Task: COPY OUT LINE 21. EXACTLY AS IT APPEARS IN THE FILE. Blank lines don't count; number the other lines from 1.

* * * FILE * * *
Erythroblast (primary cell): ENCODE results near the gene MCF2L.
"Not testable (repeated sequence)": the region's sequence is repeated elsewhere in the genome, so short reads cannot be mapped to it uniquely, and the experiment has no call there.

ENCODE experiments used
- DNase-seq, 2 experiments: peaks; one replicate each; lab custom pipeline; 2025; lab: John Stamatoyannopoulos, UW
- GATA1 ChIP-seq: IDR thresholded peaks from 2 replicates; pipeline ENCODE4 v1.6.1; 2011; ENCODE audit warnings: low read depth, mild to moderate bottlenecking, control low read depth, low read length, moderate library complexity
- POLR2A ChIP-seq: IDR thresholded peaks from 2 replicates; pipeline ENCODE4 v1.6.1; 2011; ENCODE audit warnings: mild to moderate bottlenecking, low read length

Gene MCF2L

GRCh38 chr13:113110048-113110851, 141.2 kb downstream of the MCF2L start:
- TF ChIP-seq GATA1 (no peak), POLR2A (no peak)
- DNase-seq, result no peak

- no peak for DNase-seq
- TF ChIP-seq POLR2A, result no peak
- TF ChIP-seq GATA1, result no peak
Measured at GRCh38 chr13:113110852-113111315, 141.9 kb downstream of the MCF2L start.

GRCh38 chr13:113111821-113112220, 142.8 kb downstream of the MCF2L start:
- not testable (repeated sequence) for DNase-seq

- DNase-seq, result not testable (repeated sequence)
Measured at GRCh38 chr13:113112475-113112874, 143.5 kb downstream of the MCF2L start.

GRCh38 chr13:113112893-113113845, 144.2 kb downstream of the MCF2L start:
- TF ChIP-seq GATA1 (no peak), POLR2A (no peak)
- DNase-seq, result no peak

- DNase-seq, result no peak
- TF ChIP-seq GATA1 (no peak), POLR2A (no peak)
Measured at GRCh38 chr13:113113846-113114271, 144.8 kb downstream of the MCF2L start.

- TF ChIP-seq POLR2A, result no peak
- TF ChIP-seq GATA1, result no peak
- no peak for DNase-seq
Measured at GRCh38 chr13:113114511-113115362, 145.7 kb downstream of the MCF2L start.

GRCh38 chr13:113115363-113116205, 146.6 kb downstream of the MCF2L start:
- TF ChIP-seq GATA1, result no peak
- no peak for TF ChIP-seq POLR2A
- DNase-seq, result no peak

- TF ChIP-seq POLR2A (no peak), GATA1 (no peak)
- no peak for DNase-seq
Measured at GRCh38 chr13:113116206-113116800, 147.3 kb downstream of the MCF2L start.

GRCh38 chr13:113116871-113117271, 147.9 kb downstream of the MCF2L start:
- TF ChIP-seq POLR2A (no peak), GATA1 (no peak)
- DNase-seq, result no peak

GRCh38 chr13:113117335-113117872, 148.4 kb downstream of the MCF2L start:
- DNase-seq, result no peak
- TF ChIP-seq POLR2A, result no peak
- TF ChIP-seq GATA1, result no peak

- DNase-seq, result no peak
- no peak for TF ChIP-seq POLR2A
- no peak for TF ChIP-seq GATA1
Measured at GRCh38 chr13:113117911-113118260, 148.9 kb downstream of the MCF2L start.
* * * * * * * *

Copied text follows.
- DNase-seq, result no peak